Figure 7: Adenocarcinoma surrounded by scar tissue. Postero-anterior and lateral chest X-ray (a,b) shows multiform subtle heterogeneous opacity in the left upper zone (arrow). CT scans (c,d,e) obtained two months later, shows irregular solitary nodule in the upper segment of right upper lobe with bronchogram and pseudo-cavitation associated with a fibrotic scar tissue. View Figure 7
Moreover, numerous inflammatory and infectious processes, such as tuberculosis or fungal infections, may uptake fluorodeoxyglucose (FDG) in PET studies and mimic a malignancy. Patients with post-TB infections presenting pulmonary lesions, require more attention; the comparison with previous radiographies is mandatory and, in case of doubt, a CT scan with dedicated thin slice reconstruction allow to select the patients in which the diagnosis of lung cancer is based on the findings of biopsy [17,18].
In conclusion, radiologists must be aware of these different forms of presentation drawing for their rapid recognition and differential diagnosis. Lung cancer produces radiological findings that can sometimes mimic a wide variety of pulmonary conditions. In these cases, when the clinico-radiological examination and the multidisciplinary study is not sufficient, the correct diagnosis can be made certainly only by biopsy.
Lung White Book, published by the ERS (chapter 19): 225-226.
Lederlin M, Revel M, Khalil A ,G Ferrettid, B Milleron, et al. (2013) Management strategy of pulmonary nodule in 2013. Diagnostic and Interventional imaging 94: 1081–1094.
Farooqi AO, Cham M, Zhang L, Beasley MB, Austin JH, et al. (2012) Lung Cancer associated with cystic airspaces. AJR Am J Roentgenol 199: 781-786.
David M Hansell, Alexander A Bankier, Heber MacMahon, Theresa C McLoud, Nestor L Müller (2008) Fleischner Society: glossary of terms for thoracic imaging. Radiology 246: 697-722.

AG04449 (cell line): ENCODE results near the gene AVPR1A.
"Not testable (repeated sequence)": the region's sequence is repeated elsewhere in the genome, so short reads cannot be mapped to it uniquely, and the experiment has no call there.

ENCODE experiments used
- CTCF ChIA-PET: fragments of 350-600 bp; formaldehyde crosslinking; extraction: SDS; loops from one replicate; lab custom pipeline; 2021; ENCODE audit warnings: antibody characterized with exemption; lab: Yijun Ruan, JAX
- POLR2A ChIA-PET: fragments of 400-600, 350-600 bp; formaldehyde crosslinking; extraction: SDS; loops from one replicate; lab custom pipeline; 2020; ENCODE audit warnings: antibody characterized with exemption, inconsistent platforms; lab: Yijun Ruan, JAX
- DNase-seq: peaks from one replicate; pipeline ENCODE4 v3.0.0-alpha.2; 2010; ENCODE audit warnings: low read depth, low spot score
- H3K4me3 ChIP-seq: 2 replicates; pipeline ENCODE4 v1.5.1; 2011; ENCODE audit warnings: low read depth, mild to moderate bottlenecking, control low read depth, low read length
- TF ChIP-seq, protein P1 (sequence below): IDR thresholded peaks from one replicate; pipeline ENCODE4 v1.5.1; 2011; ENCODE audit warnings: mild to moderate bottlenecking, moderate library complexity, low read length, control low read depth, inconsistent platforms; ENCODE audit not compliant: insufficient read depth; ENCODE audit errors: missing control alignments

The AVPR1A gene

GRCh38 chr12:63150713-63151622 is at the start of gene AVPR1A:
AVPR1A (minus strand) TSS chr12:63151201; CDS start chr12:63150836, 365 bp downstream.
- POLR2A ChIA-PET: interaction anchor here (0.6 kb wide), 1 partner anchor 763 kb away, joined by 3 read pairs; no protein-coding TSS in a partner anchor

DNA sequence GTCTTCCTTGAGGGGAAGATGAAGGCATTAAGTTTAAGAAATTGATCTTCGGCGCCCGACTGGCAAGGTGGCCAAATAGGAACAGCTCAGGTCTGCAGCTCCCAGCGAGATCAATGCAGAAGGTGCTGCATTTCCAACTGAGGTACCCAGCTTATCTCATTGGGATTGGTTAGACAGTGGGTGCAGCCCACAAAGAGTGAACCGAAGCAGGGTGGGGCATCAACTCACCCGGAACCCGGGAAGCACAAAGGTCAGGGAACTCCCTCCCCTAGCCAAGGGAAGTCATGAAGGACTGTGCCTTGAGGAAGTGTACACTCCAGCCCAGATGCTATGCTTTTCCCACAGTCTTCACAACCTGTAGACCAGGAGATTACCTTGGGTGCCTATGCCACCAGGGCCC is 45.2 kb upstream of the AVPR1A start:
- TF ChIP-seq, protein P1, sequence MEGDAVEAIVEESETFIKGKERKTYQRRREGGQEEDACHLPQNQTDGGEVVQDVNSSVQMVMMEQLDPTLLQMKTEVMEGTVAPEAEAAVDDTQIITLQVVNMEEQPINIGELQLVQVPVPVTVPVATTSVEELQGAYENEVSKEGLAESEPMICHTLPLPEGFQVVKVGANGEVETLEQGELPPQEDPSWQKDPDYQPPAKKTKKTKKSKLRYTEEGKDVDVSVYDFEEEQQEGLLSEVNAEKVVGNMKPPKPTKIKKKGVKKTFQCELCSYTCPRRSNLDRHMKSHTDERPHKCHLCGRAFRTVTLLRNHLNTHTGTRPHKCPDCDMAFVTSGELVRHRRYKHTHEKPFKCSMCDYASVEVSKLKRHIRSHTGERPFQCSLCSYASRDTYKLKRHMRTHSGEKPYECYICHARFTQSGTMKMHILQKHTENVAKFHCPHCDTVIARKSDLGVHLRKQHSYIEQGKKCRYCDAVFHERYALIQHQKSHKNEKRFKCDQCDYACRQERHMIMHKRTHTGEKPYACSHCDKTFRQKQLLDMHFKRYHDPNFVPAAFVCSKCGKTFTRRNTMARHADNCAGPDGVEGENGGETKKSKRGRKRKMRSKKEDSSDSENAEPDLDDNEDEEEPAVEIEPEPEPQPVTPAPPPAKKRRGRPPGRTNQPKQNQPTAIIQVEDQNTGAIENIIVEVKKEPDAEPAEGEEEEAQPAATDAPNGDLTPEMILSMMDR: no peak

William D. Travis, Elisabeth Brambilla, Masayuki Noguchi, Andrew G Nicholson, Kim R Geisinger, et al. (2011) State of the Art: Concise Review.International Association for the Study of Lung Cancer/American Thoracic Society/European Respiratory Society International Multidisciplinary Classification of Lung Adenocarcinoma. Journal of Thoracic Oncology 6: 244-285.
Kim TH, Kim SJ, Ryu YH, Chung SY, Seo JS, et al. (2006) Differential CT features of infectious pneumonia versus bronchioloalveolar carcinoma (BAC) mimicking pneumonia. Eur Radiol 16: 1763-1768.
Piacibello E, Angelino V, Moretti F, Busso M, Cardinale L, et al. (2015) Lung Cancer: one issue, many faces. EPOS: DOI 10.1594/ecr2015/C-2202.
Jeong YJ, Kim S, Kwak SW, Lee NK, Lee JW, et al. (2008) Neoplastic and Non-neoplastic Conditions of Serosal Membrane Origin: CT Findings.RadioGraphics 28: 801-818.
Woodring JH, Johnson PJ (1991) Computed tomography distinction of central thoracic masses. J Thorac Imaging 6: 32-39.
Hollings N, Shaw P (2002) Diagnostic imaging of lung cancer. Eur Respir J 19: 722-742.
Akira M, Atagi S, Kawahara M, Iuchi K, Johkoh T (1999) High-Resolution CT finding of diffuse Bronchioalveolar carcinoma in 38 Patients. AJR Am J Roentgenol 173: 1623-1629.
Raoof S, Amchentsev A, Vlahos I, Goud A, Naidich DP (2006) Pictorial Essay: Multinodular Disease: A High-Resolution CT Scan Diagnostic Algorithm. Chest 129: 805-815.
W Richard Webb, Nestor L Muller, David P Naidich (2009) High-Resolution CT of the Lung, 4th edition,Diffuse Pulmonary Neoplasms and Pulmonary Lymphoproliferative Diseases. P241-272.
Criado E, Sánchez M, Ramírez J, Arguis P, de Caralt TM, et al. (2010) Pulmonary Sarcoidosis: Typical and Atypical Manifestation at High- Resolution CT with pathologic Correlation. Radiographics 30: 1567-1586.
MLB Bhatt, Surya Kant, Ravi Bhaskar (2012) Pulmonary tuberculosis as differential diagnosis of lung cancer. South Asian J Cancer 1: 36-42.
KL Wig, EJ Lazaro, NG Gadekar, JS Guleria (1961) Bronchogenic carcinoma: Clinical features and diagnosis. Indian J Chest Dis 3:209-18.
Zhou Y, Cui Z, Zhou X, Chen C, Jiang S, et al. (2013) The presence of old pulmonary tuberculosis is an independent prognostic factor for squamous cell lung cancer survival. J Cardiothorac Surg 8: 123.
Kim YI, Goo JM, Kim HY, Song JW, Im JG (2001) Coexisting bronchogenic carcinoma and pulmonary tuberculosis in the same lobe: radiologic findings and clinical significance. Korean J Radiol 2: 138-144.